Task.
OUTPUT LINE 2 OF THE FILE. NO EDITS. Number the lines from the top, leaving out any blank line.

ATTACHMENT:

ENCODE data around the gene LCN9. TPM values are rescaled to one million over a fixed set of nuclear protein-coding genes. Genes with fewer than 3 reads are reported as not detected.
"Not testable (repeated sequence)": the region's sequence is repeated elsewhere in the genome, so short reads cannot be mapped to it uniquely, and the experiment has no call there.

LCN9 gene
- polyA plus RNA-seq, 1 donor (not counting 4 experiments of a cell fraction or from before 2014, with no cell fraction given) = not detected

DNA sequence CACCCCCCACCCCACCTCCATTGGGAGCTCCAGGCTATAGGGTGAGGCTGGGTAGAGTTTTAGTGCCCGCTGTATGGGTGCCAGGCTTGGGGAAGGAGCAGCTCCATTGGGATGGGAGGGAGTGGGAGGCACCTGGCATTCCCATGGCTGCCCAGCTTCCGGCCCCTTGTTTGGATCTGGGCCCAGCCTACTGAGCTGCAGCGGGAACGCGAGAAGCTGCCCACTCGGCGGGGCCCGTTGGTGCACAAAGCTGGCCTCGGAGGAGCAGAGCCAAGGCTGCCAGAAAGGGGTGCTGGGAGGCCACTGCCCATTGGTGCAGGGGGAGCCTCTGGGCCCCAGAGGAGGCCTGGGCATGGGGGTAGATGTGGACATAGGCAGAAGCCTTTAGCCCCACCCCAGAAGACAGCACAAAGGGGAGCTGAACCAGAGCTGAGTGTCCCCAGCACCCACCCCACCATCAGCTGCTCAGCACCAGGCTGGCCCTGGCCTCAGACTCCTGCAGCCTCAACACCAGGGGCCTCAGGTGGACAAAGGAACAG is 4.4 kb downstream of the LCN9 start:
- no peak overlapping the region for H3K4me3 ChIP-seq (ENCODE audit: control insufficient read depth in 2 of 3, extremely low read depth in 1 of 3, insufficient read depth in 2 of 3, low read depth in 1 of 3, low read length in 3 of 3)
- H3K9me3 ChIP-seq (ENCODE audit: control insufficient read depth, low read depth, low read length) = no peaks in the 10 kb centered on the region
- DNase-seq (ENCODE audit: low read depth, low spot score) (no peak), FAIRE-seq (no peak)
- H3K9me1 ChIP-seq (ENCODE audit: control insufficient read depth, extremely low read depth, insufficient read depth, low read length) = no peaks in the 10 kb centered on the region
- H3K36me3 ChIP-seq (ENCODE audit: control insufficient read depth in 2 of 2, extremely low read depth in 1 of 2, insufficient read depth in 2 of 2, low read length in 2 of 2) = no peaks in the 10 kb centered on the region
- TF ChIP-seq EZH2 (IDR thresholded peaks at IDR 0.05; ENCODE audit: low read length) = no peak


"Not testable (repeated sequence)": the region's sequence is repeated elsewhere in the genome, so short reads cannot be mapped to it uniquely, and the experiment has no call there.